Rights related to automated decision-making and profiling under the GDPR and D-DPA
With this newsletter, we aim to provide a practical overview of the most relevant changes resulting from the General Data Protection Regulation (GDPR) and the new Swiss Data Protection Act (D-DPA), a draft revision of which is still subject to debate.
In our previous article, we discussed the rights under the GDPR and D-DPA to withdraw consent and to object and lodge a complaint with a supervisory authority. This article focusses on data subjects’ rights related to automated decision-making and profiling.
Definitions of automated decision-making and profiling
‘Automated individual decision-making’ is the process of making a decision about an individual by automated means. If the automated decision-making is ‘solely’ automated (please see below for further explanation), the decision is made only by technological means without any human involvement.
‘Profiling’ refers to any form of automated personal data processing that uses personal data to evaluate certain personal aspects relating to an individual. Specifically, it involves analysis or prediction of aspects concerning that natural person's performance at work, economic situation, health, personal preferences, interests, reliability, behaviour, location or movements. Although profiling always involves some form of automated processing, human intervention does not necessarily exclude the activity from being considered profiling. The use of the words ‘evaluate certain personal aspects’ suggests that profiling involves some form of assessment or judgement about a person.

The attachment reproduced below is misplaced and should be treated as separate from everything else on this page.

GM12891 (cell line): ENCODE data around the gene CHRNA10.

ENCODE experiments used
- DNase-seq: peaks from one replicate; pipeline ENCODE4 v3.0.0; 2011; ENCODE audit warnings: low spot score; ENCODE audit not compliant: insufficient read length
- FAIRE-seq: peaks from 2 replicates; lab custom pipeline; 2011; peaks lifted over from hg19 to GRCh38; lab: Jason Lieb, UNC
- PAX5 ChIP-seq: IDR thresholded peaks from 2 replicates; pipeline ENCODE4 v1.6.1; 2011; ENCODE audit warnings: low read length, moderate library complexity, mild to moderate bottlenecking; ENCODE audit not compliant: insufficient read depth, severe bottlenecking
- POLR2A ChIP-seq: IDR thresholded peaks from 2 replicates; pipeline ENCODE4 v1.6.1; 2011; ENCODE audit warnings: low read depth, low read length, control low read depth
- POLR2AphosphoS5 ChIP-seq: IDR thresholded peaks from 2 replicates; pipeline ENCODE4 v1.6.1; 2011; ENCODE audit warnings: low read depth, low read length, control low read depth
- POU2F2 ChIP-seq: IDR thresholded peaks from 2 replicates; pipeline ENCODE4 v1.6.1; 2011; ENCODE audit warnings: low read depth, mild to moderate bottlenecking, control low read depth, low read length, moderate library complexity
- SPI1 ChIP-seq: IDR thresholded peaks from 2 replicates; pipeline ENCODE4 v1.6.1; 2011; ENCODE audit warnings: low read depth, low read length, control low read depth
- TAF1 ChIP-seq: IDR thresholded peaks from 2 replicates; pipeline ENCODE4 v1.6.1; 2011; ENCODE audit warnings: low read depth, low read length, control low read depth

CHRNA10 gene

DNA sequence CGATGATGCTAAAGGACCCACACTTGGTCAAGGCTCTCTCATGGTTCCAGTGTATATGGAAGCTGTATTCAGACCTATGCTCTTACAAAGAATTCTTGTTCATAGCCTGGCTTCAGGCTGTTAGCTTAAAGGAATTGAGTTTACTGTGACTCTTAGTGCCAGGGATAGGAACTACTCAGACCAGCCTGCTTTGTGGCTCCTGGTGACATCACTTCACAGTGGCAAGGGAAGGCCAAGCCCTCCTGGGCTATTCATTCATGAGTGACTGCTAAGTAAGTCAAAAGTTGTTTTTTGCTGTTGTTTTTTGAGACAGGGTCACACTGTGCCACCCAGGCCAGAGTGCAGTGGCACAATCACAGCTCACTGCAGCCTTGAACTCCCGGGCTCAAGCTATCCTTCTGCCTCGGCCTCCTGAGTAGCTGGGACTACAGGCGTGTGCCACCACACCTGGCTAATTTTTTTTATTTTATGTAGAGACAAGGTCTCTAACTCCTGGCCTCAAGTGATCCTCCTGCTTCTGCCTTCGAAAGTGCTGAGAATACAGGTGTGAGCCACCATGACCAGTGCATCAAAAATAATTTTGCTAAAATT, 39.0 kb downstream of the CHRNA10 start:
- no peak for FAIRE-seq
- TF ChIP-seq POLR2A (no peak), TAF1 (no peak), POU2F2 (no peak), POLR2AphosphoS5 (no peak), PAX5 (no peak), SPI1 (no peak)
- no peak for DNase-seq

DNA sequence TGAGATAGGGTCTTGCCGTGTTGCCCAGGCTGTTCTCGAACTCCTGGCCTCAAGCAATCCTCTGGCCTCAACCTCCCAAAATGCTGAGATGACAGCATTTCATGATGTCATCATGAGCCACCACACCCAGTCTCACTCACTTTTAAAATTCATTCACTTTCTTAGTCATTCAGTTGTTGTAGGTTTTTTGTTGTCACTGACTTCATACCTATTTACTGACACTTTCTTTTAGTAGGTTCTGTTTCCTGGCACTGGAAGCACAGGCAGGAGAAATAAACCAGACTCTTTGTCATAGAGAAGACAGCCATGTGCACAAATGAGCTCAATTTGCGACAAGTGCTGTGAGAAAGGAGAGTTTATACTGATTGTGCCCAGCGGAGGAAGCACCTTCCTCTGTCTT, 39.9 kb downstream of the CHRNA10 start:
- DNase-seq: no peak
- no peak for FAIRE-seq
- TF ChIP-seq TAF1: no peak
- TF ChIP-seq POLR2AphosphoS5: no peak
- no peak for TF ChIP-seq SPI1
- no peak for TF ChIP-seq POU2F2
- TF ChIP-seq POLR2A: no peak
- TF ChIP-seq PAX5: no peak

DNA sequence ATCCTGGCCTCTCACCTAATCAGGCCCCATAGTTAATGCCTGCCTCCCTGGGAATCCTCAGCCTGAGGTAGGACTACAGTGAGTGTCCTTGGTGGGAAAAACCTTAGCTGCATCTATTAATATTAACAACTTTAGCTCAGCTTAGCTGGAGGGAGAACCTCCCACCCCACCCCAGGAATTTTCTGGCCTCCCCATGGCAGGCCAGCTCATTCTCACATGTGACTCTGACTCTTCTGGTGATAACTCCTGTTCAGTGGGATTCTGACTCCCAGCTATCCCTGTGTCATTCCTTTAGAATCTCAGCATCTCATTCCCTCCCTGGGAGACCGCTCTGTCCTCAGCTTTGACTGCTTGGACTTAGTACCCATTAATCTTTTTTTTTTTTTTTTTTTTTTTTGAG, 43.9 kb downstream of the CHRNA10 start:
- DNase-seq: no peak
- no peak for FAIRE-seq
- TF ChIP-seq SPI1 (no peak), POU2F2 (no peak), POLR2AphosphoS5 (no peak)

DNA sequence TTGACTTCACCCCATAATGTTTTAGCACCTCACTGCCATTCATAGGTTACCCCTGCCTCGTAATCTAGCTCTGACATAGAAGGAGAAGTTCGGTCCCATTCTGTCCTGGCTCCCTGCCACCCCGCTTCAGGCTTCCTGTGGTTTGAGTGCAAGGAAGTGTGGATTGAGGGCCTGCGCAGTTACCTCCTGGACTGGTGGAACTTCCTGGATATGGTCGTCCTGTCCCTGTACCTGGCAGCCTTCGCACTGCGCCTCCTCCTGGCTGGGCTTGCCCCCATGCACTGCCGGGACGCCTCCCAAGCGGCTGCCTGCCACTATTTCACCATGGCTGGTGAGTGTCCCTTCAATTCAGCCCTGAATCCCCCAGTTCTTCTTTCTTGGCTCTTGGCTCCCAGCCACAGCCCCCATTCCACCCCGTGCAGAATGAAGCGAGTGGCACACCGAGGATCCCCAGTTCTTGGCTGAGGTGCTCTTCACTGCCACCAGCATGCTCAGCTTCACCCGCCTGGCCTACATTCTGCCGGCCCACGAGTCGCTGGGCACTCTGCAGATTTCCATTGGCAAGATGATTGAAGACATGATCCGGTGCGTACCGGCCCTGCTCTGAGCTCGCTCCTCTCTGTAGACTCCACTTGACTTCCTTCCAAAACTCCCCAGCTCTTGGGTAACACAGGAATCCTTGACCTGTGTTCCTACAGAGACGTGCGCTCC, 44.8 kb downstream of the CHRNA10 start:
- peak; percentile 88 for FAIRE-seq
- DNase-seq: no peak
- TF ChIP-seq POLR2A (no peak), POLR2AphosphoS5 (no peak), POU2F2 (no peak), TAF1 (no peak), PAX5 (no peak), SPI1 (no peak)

As you can see from the above, automated decision-making and profiling have different scopes: unlike automated decision-making, profiling does not consist of a decision but rather an evaluation of personal aspects about an individual. Hence, automated decisions can be made with or without profiling, and profiling can take place without making automated decisions. Nonetheless, they are not necessarily different activities. Automated decision-making may overlap with or result from profiling. For instance, imposing speeding fines based on evidence from speed cameras is a form of automated decision-making which does not involve profiling. However, it would become a decision based on profiling if the amount of the fine were to be based on an automated assessment of certain personal aspects of the individual concerned, such as his or her driving habits (repeated speeding offences, other recent traffic violations, etc.).
Rights related to automated decision-making and profiling under the GDPR
Since automated decision-making and profiling constitute processing of personal data, the general rights of data subjects, such as the right to be informed and the right of access, apply to these activities.
Additionally, the GDPR provides some specific provisions with respect to decisions about an individual based solely on automated processing (including profiling) without any human involvement. Such solely automated decision-making is generally prohibited if the decision produces legal effects concerning the individual or similarly significantly affects them. A legal effect requires that the decision affects someone’s legal rights, for instance his or her rights under a contract. Typical examples of decision-making that similarly significantly affects an individual include the automatic refusal of an online credit application or e-recruiting practices without any human intervention.